CinemaCon stars sound off about film violence, ratings
05:00 AM, Apr 19, 2013
LAS VEGAS Children and violence was a hot, if uncomfortable, topic during the CinemaCon gathering of theater owners this week.
The National Association of Theater Owners took the film industry to task for producing too many R-rated movies, even though they see less return on investment. And the Motion Picture Association of America is redesigning its ratings box to get parents to read about the sex and violence in the movies that are dominating cineplexes. USA TODAY asked the stars and filmmakers gathered for CinemaCon’s celebrity awards night if Hollywood is too violent:
Justin Lin, director of Fast & Furious 6, out May 24. The film is not yet rated, but the studio intends for a PG-13 rating.
“I’m on the phone, it seems, every day with the MPAA,” Lin says. “So I’m not sure what I should say. But I do think it’s good to have this discourse with (the ratings board). We should have more of that, parents included, so they know what their kids are seeing.”
Morgan Freeman, promoting Now You See Me (May 31), rated PG-13.
“I think the R-rating is being misused,” he says. “Just because certain words are in a film, should that get you an R-rating? If you’re a 14-year-old kid, there’s nothing you haven’t heard. And if he has an X-box, there’s nothing he hasn’t seen. The ratings aren’t always appropriate. I went to see King Kong, the original, when I was 6. Now that should have been an R-rated film. That scared the crap out of me.”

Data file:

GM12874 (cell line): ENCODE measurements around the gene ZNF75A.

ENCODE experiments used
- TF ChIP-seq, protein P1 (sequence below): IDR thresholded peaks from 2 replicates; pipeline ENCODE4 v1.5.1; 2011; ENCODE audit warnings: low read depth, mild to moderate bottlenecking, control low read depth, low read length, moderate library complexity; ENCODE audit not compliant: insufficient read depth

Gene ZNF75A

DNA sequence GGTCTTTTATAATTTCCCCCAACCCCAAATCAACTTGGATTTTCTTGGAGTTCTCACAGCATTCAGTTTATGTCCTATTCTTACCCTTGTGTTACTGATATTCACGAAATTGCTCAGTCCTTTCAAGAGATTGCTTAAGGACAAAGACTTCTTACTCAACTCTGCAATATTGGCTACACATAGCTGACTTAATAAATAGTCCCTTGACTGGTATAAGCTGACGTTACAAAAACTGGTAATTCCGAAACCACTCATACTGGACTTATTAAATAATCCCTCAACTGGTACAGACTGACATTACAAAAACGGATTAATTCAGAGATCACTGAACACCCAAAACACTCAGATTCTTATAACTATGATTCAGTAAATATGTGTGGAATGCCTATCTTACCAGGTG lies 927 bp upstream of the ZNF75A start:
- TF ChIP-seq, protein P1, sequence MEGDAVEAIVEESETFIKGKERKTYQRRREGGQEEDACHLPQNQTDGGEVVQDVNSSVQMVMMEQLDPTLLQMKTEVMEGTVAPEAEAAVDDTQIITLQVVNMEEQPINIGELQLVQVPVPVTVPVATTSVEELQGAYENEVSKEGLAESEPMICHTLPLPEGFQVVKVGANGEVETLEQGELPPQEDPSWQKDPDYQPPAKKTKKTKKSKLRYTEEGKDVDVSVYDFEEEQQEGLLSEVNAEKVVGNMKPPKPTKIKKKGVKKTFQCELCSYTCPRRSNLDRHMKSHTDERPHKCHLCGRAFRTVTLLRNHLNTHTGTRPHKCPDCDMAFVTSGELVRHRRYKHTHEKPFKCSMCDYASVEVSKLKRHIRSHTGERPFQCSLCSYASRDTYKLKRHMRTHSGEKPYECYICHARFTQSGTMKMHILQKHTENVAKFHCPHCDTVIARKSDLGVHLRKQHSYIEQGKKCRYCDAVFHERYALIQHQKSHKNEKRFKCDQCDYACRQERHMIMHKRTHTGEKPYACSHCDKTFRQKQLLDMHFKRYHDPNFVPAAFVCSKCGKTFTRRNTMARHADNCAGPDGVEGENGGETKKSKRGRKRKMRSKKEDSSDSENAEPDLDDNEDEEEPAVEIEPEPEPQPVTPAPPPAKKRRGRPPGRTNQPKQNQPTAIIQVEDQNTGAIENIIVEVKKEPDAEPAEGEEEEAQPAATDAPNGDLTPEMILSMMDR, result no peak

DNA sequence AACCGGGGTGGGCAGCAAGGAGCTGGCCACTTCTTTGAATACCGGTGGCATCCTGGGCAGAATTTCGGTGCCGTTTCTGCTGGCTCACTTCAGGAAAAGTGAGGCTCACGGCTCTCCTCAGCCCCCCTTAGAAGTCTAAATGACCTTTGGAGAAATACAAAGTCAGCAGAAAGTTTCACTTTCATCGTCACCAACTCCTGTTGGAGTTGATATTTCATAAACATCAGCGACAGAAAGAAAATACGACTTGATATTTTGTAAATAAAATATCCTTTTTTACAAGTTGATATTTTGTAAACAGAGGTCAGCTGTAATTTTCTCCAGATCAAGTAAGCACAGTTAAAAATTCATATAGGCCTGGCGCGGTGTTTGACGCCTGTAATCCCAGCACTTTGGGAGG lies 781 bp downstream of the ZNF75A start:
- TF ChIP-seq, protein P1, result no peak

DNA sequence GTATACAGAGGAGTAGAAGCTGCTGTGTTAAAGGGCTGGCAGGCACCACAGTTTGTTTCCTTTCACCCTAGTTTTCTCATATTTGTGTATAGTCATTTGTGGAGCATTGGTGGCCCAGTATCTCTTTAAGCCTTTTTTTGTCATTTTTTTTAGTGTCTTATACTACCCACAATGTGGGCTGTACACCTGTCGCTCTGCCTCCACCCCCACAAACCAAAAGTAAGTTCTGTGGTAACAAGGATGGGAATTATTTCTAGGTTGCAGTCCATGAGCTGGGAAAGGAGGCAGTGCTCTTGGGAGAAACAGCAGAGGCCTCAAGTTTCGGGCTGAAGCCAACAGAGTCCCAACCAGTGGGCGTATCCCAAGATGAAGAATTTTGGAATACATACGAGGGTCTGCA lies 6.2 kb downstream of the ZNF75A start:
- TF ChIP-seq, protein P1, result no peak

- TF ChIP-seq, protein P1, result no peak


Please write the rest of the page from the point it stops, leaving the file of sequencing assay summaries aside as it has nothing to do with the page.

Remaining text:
Joseph Gordon-Levitt, director of Don Jon (Oct. 18), not yet rated.
“First of all, I love G, PG, PG-13 movies. One of my favorite movies of all time is Dumbo,” Gordon-Levitt says. “But I wanted my movie to be rated R. Life is rated R. And if you want to reach that broad audience, capturing real life, that rating is appropriate. Having said that, my mother was involved in everything I read, the movies I saw, the TV shows I watch. In the end, I think parents have to be heavily involved.”
Chris Pine, star of Star Trek Into Darkness (May 13), rated PG-13.
“I find the ratings system can be a little strange,” he says. “You can have a little bit of sex or nudity, and suddenly you’ve got an NC-17 rating. But you can show all of this violence and bloodshed, and somehow that’s OK. I mean, look at what kids see in Grand Theft Auto (video game). It’s a tough issue. But in the end, we all have to be accountable for what we’re making on screen.”
Hailee Steinfeld, star of Ender’s Game (Nov. 1), not yet rated.
“I’d like to think I’ve seen everything, but then I’ll read something and know I haven’t,” said the 16-year-old. “I still have my parents OK my scripts and probably will until I’m 32. I’m fine with them looking over the script for what’s appropriate.”